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Wetlands: Species--Plants
Plants play a very important role in the wetlands ecosystem: they are primary producers. They trap and store sunlight in the form of chemical energy. This energy is then used by the animals that eat the plants, and the microorganisms that break down dead plant material.

Another important role of wetlands plants is to produce oxygen. In addition to producing oxygen, plants also need oxygen in order to carry out certain life processes. One way in which plants obtain oxygen is by absorbing it from the soil through their roots. Since wetlands soils are typically saturated with water, they have very little pore space in which to hold oxygen. Wetlands plants have evolved many specialized adaptations in order to survive in these low-oxygen ecosystems. For example, while the root systems of terrestrial, or dry land, plants extend deep into the soil to obtain water, the root systems of wetlands plants are often quite shallow. This adaptation allows the plant to take advantage of the fact that the top few inches of wetlands soil may be drier and therefore contain more oxygen than the deeper soil. Some wetlands plants even grow their roots up into the air to access more oxygen. 

Another way in which plants obtain oxygen is by absorbing it from the air through small holes in their leaves. These holes are called stomata and they are typically located on the underside of the plants' leaves. However, the leaves of some wetlands plants rest directly on the water's surface. These plants have developed stomata on the upper surface of their leaves where the stomata are more likely to be directly exposed to the air.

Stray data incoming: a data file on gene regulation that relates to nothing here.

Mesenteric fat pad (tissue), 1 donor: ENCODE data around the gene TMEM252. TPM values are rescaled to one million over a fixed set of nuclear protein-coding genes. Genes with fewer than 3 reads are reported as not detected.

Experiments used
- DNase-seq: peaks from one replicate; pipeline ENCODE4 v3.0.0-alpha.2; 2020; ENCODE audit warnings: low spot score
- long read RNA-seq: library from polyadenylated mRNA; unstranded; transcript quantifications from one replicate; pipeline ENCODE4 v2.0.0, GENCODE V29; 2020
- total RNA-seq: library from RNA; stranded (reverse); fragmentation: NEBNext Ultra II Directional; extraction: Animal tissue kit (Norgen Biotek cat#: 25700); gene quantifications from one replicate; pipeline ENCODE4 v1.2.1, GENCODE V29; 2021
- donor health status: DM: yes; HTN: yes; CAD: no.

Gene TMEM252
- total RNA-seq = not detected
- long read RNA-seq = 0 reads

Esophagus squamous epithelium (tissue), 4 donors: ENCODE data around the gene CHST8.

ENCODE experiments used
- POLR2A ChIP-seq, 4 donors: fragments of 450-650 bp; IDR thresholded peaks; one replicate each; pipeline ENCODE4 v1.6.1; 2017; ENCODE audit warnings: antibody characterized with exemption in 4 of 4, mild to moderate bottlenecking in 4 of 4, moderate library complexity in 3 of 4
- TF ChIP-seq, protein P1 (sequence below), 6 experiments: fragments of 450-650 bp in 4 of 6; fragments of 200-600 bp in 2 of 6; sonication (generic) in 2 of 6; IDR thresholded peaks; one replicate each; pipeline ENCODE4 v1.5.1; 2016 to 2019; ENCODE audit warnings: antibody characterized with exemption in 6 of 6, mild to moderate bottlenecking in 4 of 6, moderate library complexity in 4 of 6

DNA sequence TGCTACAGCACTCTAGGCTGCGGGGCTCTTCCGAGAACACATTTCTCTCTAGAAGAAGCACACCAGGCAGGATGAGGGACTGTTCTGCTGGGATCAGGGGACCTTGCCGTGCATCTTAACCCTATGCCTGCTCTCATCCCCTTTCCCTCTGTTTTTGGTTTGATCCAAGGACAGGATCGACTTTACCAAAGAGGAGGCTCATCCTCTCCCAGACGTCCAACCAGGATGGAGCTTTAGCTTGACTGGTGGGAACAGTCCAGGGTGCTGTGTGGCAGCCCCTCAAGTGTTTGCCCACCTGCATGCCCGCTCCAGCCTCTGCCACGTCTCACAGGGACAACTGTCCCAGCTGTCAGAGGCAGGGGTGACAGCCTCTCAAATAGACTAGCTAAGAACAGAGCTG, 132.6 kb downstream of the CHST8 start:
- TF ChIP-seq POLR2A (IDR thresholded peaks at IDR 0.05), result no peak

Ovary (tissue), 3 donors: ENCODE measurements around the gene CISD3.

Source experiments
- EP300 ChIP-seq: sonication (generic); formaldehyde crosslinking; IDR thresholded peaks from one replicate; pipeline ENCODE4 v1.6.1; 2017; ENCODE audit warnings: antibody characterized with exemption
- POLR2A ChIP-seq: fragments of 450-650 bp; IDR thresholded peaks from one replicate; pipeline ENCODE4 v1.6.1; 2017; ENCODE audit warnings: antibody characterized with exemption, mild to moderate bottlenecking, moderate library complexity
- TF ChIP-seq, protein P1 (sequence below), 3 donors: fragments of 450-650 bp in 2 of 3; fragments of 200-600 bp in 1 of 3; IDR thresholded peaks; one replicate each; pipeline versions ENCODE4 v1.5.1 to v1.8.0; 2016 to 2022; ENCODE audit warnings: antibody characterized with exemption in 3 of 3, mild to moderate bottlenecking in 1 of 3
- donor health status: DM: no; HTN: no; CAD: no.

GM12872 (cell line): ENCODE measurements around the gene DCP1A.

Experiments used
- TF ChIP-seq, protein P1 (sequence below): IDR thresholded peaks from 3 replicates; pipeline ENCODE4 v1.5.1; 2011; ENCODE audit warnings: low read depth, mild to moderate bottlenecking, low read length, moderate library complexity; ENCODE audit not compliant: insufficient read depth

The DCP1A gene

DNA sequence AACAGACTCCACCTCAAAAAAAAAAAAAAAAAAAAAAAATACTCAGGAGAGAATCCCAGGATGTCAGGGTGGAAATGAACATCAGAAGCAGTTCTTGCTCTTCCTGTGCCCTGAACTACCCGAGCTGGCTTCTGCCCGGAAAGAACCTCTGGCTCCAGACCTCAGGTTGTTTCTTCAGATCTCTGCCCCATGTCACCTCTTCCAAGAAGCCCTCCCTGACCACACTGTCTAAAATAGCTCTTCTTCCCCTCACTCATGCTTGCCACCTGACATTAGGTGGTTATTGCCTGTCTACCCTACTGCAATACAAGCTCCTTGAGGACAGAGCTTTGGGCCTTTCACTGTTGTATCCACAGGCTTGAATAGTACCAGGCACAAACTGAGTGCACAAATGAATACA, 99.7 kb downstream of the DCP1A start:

Common types of wetland plants include:

Image of some cattails.emergents plants that are rooted underwater in the soil, but extend above the water's surface; for example, cattails (see left), pickerelweed, arrowhead, and sedges. Photo: Cattails. Photo courtesy of William Boyer. 

 

submergents plants that live almost entirely underwater; for example, milfoil, pondweeds, and water celery.

floaters plants that float freely on the water's surface; for example, duckweed and water hyacinth.

trees large, woody plants that have one main stem or trunk with many branches; for example, cypress, willow, red maple, and green ash.

For more images and information on some of these wetlands plants, visit University of Florida Aquatic, Wetland and Invasive Plant Information Retrieval System

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